The likes of cutting-edge effects-driven spectacles such as Jurassic Park and more recently Avatar have rivalled King Kong‘s screen impact for newer generations but never topped it. There is just something awe-inspiring about the way in which this was all put together back in the 30s – a real labour of love for the cast and crew. Sadly, there is no question that King Kong has dated. From the Orientalist caricatures of the indigenous natives to the 30s fashions and the chauvinist sense of place that men and women both held in films right to the crackling sound and speeded-up action sequences, King Kong has seen its best days long, long gone. The acting by the three leads is of the old school ‘larger than life’ mould where they’re not so much as portraying characters but blustering through theatrical dialogue with all of the determination of a Renaissance dramatist. The script is full of schmaltzy old fashioned macho hero/damsel-in-distress nonsense but given the time period, it’s all perfectly acceptable.

Willis O’Brien deserves a lot of the credit for the success of King Kong. His legendary stop-motion special effects still hold up extraordinarily well today, turning Kong from a special effect into a fully-fledged character. Kong is invested with more heart and soul than 90% of human characters in every other film made. His mannerisms, expertly rendered by O’Brien, such as rubbing his eyes, shaking his head or pounding his fist instil the monster with a scary sense of humanity. He may be a thirty-foot ape but that still doesn’t stop the audience from immediately warming to him and eventually feeling sorry for him when he’s treat the way he is by mankind. The infamous, surprisingly poignant ending, atop the Empire State Building must rank as one of cinema’s greatest climaxes, both tragic and awe-inspiring at the same time. Equally as impressive is the fight between Kong and a T-Rex which finishes up with Kong breaking the jaw of the dinosaur in a show of raw, brute strength. To today’s audiences, the special effects will seem ‘fake’ but suspension of disbelief isn’t hard when the film is this good. O’Brien’s landmark effects paved the way for the likes of Ray Harryhausen to go further in pushing the boundaries of technology and in turn he influenced the next generation of artists like Spielberg, Jackson and Cameron. No King Kong, no cinema as we know it today.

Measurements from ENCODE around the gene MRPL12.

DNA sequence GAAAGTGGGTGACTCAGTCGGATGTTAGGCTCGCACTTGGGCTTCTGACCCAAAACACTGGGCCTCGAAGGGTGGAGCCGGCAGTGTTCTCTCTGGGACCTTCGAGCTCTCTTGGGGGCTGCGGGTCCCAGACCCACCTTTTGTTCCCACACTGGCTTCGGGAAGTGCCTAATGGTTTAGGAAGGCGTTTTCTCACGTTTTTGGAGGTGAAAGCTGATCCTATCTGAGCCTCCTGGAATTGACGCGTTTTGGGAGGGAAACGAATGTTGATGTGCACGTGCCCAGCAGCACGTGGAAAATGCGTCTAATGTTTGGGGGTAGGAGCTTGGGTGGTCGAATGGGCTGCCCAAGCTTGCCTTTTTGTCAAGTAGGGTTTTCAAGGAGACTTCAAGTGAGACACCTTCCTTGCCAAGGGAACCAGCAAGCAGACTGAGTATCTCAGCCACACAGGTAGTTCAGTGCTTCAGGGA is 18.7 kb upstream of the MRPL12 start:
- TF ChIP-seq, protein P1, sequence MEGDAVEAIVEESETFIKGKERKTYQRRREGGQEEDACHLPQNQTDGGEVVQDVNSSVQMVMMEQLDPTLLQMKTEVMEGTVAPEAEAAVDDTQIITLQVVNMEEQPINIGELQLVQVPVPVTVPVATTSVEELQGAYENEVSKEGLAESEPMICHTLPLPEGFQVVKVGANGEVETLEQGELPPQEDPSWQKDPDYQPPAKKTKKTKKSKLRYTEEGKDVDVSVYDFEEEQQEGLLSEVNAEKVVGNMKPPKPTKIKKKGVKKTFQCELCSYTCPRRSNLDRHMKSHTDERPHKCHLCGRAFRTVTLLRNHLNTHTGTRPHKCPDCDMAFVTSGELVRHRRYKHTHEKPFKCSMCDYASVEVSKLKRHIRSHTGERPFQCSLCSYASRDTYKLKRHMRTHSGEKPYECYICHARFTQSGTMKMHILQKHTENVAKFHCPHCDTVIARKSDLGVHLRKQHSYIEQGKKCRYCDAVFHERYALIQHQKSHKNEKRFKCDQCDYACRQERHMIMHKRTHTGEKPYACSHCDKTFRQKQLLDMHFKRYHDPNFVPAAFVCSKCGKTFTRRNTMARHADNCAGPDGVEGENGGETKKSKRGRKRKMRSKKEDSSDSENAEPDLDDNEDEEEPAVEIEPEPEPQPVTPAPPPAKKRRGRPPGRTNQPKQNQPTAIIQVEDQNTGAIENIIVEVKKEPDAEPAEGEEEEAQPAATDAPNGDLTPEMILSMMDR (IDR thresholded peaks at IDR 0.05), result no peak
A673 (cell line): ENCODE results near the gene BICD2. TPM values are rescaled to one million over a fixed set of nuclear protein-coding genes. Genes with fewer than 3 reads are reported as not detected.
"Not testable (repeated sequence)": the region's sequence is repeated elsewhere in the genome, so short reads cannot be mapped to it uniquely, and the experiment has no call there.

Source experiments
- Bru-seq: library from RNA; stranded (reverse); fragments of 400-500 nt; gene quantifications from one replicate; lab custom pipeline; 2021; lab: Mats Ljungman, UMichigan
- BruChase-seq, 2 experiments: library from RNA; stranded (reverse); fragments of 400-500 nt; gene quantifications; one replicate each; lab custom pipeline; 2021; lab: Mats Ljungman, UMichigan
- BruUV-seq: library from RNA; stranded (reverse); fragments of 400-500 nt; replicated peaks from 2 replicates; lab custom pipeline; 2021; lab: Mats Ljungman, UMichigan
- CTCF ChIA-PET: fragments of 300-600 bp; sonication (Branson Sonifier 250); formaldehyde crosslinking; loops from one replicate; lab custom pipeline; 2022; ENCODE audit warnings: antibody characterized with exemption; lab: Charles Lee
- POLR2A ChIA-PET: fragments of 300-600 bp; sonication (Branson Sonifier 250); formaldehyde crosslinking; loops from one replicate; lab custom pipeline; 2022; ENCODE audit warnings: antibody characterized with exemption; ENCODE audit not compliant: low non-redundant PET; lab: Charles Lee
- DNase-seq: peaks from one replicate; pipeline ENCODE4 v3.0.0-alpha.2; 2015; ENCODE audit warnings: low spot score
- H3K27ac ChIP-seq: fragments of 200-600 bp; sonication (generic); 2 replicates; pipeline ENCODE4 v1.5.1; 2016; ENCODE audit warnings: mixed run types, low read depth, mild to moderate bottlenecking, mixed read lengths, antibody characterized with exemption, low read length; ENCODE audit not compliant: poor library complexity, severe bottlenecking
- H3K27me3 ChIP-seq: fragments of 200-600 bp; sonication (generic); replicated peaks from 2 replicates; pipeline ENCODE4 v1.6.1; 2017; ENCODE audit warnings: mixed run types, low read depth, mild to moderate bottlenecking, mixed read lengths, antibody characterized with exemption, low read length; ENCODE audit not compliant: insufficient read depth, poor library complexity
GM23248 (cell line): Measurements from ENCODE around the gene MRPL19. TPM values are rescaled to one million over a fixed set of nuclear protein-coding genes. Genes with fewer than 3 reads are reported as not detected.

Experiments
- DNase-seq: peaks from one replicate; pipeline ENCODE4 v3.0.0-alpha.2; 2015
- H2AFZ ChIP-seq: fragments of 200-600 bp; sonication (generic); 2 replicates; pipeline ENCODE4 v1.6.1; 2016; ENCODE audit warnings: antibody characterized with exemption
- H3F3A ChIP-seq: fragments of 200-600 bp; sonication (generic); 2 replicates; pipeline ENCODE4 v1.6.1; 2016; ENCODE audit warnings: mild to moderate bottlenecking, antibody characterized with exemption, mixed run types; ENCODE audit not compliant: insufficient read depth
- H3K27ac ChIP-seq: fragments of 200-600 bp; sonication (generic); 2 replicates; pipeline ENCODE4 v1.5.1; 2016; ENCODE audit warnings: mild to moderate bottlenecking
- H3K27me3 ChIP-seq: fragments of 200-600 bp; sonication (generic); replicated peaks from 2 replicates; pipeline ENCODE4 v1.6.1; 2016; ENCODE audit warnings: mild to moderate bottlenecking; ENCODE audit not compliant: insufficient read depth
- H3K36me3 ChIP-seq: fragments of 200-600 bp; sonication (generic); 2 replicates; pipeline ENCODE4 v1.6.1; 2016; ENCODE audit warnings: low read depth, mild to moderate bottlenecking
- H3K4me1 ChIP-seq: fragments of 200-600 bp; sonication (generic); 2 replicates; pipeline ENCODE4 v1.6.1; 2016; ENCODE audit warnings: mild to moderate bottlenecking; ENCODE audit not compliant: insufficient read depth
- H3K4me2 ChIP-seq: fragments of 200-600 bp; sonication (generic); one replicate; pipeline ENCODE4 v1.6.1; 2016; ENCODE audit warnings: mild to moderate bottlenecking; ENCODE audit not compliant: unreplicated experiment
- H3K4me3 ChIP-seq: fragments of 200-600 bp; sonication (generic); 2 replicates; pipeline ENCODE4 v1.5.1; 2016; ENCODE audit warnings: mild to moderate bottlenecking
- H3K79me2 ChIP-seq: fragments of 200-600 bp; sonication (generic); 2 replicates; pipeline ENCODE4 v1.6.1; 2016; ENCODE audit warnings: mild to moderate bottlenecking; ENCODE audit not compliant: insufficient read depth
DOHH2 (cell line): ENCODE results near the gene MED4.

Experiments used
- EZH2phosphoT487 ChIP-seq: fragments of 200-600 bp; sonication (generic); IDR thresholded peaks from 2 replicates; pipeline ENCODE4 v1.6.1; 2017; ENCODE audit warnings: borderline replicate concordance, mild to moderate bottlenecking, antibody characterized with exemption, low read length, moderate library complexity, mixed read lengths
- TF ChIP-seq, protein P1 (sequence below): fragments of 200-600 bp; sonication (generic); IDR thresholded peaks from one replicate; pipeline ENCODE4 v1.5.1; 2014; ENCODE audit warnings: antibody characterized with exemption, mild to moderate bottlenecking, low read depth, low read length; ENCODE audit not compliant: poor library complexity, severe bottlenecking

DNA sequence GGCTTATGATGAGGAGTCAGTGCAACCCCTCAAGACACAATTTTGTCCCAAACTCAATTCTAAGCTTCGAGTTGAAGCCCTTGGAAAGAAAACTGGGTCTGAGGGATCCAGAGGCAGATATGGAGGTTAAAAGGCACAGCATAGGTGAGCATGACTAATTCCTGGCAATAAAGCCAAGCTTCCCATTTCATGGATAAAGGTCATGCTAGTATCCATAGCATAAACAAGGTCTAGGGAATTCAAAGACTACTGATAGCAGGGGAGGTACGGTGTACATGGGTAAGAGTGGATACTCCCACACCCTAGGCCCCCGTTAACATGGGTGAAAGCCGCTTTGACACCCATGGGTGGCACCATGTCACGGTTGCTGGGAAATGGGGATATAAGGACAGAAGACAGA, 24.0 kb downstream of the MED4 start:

The beauty with King Kong is that it’s not just visually impressive but it tells one hell of a story. People forget how well it plays out, full of thrilling action scenes, heart-stopping chases and romantic sub-plots. The build-up to Kong’s first sighting is skilfully manipulated. The dangerous trek through the jungle, featuring all manner of dinosaurs to pick off the crew, is as exciting as it is scary. Anywhere between thirty and forty of the crew are killed off during the film which is pretty horrific by today’s standards, let alone the 30s!

King Kong also saw the first time that an orchestral score was used to enhance the images on screen rather than have stock music run randomly alongside it without any sort of presence or purpose. Max Steiner’s score for King Kong saw the introduction of leitmotifs, where one recurring piece of music would be attached to an idea, person or place, saw its birth here. These ‘theme tunes’ could be sped up, slowed down or slightly altered given what was happening on-screen – think of the Imperial March theme from The Empire Strikes Back and how that was re-used in different forms across the series, or the shark’s theme in Jaws which was slowed down or sped up depending on the situation. It is a pivotal ingredient that we take for granted in film nowadays but something which saw its genesis back in 1933.

 

I could go on forever about King Kong and haven’t even scratched the surface in regards to the relationship between ‘beauty and the beast’ which led to the film’s most famous quote. I can’t say that it’s one of my favourite films because it’s not. But there’s no denying just how big of an accomplishment this film was and how much of an industry-defining impact it had. Still one of the biggest cinematic spectacles of all time, King Kong is quite simply put one of the greatest films ever made. It truly is the ‘Eighth Wonder of the World.’

 

 ★★★★★★★★★★ 

 

 

Godzilla Vs King Ghidorah (1991)

Godzilla Vs King Ghidorah (1991)